We are so lucky to have a supportive community who passed a parcel tax many years ago to fund elementary music programs (and others) throughout our district. Tonight I had the pleasure of attending our 5th and 6th grade chorus and band concerts. What a treat!
We wised up about three years ago and split the two performances. Whereas we once had band and chorus and their parents, grandparents, siblings and friends jammed into the multi and spilling outside, we now start with chorus, dismiss, then transition to band. It’s sane, comfortable and allows parents to focus on their student’s group. Brilliant.
Tonight we started with chorus to a crowd that was standing room only. An African anthem to Nelson Mandela, Popular from Wicked, and a Boston favorite… among others–it was a great event showcasing student voice. And our chorus teachers even encourages students put together choreography and make props to accompany their singing. Birds was completed by paper plate masks of a variety of bird faces flashed during the songs’ chorus. Adorable.
Then on to band: beginning, intermediate and advanced.
This is my favorite part of the evening. The transition from beginning & intermediate band to intermediate players alone, it’s just amazing how different they sound. And then we move to the advanced band… wow. Just wow. Full disclosure alert: My own Joshua plays trumpet in advanced band. He rocks.
Our music program happens one day per week. Mondays at that (holiday central). I’m going with my 6th grade musician as average. He has bursts of practice enthusiasm and periods of dust collecting on the trumpet. There isn’t a consistent pattern to his practice expect once a week at school. He has grown tremendously with his trumpet playing in year 2. I love to listen to him. Then I think: What if he practiced ALL the time? What would he sound like THEN?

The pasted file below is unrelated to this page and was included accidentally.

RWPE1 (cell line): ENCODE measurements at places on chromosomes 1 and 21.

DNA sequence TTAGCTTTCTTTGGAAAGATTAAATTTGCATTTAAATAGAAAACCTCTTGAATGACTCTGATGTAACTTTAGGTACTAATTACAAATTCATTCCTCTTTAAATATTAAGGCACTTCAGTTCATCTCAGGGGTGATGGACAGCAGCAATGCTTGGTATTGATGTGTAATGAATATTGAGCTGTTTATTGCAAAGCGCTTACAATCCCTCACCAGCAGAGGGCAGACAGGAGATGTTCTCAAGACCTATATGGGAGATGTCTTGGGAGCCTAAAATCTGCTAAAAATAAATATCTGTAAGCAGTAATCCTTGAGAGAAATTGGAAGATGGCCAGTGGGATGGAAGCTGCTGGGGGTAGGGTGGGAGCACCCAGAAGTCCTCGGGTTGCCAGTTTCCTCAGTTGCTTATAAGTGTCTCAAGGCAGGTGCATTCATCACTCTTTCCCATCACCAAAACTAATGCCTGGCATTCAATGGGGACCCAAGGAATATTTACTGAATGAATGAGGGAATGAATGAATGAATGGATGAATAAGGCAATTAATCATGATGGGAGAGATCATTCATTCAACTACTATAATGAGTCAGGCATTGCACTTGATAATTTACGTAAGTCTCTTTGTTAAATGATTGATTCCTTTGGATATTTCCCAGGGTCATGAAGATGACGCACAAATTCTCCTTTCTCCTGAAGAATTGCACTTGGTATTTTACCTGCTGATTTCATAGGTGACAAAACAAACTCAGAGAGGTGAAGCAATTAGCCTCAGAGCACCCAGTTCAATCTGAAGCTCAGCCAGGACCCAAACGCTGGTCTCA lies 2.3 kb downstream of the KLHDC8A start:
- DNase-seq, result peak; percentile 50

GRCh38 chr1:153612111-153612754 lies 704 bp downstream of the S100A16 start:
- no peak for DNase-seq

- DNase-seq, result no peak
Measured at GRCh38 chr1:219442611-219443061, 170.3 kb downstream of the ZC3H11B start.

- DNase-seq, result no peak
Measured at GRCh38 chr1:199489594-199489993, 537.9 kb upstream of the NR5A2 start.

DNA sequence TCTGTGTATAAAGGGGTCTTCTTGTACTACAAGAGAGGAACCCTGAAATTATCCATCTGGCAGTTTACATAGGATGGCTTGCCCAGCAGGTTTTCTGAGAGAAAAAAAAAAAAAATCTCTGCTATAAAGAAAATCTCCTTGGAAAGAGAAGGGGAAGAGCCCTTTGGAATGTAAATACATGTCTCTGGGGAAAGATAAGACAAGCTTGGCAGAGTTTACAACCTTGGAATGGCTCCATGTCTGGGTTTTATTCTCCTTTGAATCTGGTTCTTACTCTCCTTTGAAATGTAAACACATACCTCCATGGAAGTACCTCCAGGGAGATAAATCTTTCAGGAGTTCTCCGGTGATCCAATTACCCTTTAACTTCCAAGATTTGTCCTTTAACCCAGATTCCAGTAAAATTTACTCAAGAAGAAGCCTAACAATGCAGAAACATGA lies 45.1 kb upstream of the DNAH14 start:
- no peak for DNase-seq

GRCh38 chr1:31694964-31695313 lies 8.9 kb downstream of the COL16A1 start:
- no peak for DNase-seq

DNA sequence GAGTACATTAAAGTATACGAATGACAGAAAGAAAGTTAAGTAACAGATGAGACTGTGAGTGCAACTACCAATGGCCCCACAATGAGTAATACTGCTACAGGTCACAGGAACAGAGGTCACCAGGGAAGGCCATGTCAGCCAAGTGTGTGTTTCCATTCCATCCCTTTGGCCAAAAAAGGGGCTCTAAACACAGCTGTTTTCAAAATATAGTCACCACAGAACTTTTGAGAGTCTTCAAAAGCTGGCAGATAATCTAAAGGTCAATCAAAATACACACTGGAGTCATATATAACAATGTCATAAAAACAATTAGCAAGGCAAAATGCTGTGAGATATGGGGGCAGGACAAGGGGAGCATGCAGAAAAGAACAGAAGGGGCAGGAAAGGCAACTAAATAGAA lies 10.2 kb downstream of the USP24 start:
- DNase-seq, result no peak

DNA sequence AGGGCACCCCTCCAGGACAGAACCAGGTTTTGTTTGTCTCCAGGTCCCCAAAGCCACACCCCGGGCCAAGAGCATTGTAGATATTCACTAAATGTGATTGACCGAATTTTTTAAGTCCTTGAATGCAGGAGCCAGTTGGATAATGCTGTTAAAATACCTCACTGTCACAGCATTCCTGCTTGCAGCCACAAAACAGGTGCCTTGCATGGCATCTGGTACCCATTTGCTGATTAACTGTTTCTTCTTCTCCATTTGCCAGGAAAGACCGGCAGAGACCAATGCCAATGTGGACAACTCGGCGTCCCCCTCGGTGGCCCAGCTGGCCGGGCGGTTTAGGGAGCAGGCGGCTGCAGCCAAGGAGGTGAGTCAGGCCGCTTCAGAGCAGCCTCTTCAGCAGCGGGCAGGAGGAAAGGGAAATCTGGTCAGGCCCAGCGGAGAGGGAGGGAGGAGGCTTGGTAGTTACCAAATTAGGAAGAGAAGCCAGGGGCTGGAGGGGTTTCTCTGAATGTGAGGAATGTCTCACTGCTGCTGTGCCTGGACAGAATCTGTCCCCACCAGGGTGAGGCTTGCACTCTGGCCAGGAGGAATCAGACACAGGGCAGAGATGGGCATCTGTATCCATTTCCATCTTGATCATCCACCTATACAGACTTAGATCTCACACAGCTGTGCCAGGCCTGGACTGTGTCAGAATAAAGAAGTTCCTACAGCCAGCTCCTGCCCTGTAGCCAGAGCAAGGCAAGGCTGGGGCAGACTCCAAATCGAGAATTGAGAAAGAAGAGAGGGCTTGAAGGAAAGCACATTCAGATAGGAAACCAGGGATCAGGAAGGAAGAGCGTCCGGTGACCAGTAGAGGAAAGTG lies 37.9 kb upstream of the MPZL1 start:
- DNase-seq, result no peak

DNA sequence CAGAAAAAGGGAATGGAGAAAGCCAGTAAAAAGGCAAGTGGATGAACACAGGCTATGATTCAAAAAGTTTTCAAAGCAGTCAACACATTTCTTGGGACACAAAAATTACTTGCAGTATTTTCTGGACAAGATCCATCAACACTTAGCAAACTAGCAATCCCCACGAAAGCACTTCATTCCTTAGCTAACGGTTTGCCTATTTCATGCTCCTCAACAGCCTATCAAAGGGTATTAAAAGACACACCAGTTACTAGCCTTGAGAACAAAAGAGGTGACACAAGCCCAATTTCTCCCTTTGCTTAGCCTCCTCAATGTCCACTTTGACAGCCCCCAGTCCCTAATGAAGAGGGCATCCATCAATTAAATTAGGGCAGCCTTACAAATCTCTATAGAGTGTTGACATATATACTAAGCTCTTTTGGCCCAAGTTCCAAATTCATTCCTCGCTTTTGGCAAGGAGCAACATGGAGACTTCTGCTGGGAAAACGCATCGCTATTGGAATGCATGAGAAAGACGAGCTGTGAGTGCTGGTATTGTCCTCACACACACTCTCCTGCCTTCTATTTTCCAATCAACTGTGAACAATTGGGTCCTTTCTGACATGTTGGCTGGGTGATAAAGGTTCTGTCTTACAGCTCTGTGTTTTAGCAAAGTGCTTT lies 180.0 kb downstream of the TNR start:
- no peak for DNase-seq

But this piece isn’t about Joshua. It’s about music.
I am so thankful that our students have the opportunity/requirement to experience a music program. Worse than the What if… about practicing is the What if they didn’t have music AT ALL!?! Tragic. Sad. A void of experience.
I’d be the first to share that our music program isn’t perfect. Students would prefer more than two options (band or chorus). Our music teachers would prefer to be less itinerant. A music room would be awesome! You get the idea.
And despite the shortcomings, I’m so thankful for this student experience in elementary school. Appreciation to Mrs. Kruse, Mrs. Baines, Mrs. Rice and Mrs. Robertson, our music teachers! And even greater appreciation to our community for valuing music education enough to back it with dollars.